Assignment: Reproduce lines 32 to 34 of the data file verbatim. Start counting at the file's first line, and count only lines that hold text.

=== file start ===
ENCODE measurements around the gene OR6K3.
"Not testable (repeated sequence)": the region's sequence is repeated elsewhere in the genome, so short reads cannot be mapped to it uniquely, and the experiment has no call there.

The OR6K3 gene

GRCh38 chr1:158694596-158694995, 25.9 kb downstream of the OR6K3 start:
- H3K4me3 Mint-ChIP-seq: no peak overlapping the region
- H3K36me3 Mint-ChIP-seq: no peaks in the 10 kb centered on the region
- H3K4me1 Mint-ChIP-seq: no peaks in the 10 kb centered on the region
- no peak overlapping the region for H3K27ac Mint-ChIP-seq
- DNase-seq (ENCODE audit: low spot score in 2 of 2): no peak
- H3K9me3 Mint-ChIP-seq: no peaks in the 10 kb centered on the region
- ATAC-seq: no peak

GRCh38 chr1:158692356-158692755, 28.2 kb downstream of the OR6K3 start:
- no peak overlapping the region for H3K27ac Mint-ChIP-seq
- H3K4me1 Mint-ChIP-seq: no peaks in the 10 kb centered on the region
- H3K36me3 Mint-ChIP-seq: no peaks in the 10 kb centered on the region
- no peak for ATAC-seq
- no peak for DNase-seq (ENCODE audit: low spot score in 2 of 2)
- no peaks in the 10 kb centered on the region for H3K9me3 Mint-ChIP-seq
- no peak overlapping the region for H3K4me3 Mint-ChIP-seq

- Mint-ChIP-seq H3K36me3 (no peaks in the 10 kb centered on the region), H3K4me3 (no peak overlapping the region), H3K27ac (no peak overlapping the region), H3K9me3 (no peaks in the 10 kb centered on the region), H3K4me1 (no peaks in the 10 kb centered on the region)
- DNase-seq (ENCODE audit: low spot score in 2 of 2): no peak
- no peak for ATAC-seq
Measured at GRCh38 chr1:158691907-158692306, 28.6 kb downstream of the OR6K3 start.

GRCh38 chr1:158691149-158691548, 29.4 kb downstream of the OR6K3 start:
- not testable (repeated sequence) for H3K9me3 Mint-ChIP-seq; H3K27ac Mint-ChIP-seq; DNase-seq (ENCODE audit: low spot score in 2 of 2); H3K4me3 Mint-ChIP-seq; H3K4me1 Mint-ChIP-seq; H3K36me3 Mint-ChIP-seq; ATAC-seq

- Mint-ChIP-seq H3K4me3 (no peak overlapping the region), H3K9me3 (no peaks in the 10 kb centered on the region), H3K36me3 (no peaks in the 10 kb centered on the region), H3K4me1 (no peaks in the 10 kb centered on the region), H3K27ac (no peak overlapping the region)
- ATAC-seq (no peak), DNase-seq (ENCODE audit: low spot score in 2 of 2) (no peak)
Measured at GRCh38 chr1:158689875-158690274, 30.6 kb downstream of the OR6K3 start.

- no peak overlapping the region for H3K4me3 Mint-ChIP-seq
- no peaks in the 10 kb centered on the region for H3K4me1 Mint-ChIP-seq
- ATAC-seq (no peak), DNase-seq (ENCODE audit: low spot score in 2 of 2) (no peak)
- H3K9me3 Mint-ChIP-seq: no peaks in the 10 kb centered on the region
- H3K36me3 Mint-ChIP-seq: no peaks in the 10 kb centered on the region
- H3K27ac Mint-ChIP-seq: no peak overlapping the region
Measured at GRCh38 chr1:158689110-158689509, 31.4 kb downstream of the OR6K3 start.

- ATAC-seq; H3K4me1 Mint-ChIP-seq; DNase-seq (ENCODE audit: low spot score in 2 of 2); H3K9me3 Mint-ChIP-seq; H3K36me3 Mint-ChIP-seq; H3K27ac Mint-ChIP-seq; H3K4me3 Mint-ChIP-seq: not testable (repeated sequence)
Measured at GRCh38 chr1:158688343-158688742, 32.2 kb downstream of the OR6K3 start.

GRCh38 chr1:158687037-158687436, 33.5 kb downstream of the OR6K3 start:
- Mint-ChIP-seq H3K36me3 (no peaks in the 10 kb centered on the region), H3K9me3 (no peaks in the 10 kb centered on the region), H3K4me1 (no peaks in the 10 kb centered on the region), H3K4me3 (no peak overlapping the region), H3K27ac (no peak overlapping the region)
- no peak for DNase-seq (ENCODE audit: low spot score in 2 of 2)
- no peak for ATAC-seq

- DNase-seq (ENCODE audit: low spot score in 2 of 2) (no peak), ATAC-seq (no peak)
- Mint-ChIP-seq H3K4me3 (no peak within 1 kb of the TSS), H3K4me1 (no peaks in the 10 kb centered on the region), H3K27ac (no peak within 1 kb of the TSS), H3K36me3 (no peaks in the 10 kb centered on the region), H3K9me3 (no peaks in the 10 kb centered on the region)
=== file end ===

- H3K9me3 Mint-ChIP-seq: no peaks in the 10 kb centered on the region
- H3K36me3 Mint-ChIP-seq: no peaks in the 10 kb centered on the region
- H3K27ac Mint-ChIP-seq: no peak overlapping the region